Danepark Road Lagoon in action.

Flood defence schemes show worth after significant summer rains

Hull’s flood defence schemes have shown their worth once again after no property flooding was reported in the city despite significantly higher than average rainfall in recent weeks.

Following the June 2007 floods, which saw more than 9,000 properties in the city damaged, as well as the December 2013 tidal surge, drastic improvements were made in Hull’s approach to flood risk.

This led to the creation of Living With Water, a partnership between Hull City Council, Yorkshire Water, East Riding of Yorkshire Council, the Environment Agency and the University of Hull – all of which are involved in managing water in the region.

An initiative from Living With Water is using Sustainable Drainage Systems, known as SuDS, which help to manage surface water caused by rainfall by acting in a similar way to natural water processes.

When it rains heavily, water runs off hard surfaces, such as buildings, roads and pavements, into drainage and sewer systems, which are sometimes not large enough to cope with this additional influx.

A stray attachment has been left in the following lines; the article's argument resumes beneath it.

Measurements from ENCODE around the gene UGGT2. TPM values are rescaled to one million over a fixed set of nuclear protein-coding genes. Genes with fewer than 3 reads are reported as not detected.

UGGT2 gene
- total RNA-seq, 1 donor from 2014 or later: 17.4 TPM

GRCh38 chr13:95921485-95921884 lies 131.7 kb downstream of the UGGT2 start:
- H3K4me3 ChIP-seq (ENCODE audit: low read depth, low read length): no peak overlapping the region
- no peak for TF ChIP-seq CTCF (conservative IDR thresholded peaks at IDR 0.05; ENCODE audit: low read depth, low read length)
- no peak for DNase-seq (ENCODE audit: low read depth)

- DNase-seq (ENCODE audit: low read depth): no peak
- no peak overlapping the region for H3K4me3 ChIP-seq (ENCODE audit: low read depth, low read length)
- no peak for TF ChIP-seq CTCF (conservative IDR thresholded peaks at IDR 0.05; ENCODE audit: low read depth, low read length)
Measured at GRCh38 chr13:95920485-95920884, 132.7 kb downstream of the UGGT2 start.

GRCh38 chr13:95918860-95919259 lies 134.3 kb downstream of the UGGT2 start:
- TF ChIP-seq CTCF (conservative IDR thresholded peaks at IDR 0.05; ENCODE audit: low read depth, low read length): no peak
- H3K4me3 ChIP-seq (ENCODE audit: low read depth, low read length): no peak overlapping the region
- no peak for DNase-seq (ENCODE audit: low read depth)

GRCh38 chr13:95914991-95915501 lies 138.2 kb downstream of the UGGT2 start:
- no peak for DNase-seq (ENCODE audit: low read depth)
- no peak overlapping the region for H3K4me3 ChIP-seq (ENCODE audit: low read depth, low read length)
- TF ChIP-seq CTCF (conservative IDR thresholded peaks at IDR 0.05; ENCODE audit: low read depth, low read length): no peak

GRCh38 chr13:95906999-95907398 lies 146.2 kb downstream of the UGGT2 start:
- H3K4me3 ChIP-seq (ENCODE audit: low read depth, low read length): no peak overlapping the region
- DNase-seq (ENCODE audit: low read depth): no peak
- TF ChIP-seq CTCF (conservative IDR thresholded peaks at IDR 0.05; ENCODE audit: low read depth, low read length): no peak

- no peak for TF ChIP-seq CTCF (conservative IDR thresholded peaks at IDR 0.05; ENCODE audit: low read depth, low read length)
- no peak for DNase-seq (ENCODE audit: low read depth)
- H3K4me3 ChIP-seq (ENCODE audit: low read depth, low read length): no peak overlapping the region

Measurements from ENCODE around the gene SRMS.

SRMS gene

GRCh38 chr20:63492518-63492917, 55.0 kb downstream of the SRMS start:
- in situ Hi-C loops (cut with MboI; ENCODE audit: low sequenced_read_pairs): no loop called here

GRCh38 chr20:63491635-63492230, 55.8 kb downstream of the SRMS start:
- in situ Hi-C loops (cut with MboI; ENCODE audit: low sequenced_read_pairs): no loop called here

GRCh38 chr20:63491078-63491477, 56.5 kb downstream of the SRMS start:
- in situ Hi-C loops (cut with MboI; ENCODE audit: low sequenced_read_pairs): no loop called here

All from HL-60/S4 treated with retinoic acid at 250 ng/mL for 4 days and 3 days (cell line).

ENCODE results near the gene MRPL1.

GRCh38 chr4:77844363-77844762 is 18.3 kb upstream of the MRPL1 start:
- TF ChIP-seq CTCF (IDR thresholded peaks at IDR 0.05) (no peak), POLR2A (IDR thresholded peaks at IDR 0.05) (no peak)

SuDs are now standard in new development, but this has not always been the case, so the Living With Water initiative involves retrofitting onto existing green or hard surfaces.

SuDS slow the water flow and channel it away from drains and sewers. As well as managing flood risk, SuDS also help reduce pollution and enhance biodiversity.

Examples of SuDS are water butts, rain gardens, wet woodlands, permeable paving and green roofs.

Water butts are an example of SuDS

Larger Flood Alleviation Schemes were also introduced following 2007, which help capture and hold water that previously would have added to the amount of water having to discharge through the city via the sewer system.

These reduce flood risk in areas such as Willerby and Derringham, Cottingham and Orchard Park, Anlaby and East Ella.

July 2023 saw 107mm of rain recorded in Hull, 46mm above the month average for the city.

The first week of August, however, saw 62.8mm of rainfall. The average for the whole month of August is just 64.68mm.

Cllr Jack Haines, Hull City Council’s portfolio holder for flood management, said that the whole city should be praised for its efforts.

“During this period of poor weather, the investment into flood schemes has helped to prevent Hull from witnessing such devastation as we did in 2007 and later in 2013,” Cllr Haines said.

“Schemes from the council and partners, in particular across the west and north of the city have done their jobs, so far.

“However, without the support of the residents of Hull, who have shown tremendous resilience, none of this would be possible.

“Thank you to those who have been hands-on in making changes to help with flood prevention.

“From planting more flowers and plants to installing their driveways with permeable paving, residents have worked hard to help us adapt to the effects of climate change.”

Find more about the Living With Water scheme here.

Buses from EY Buses and Stagecoach at Hull Paragon Interchange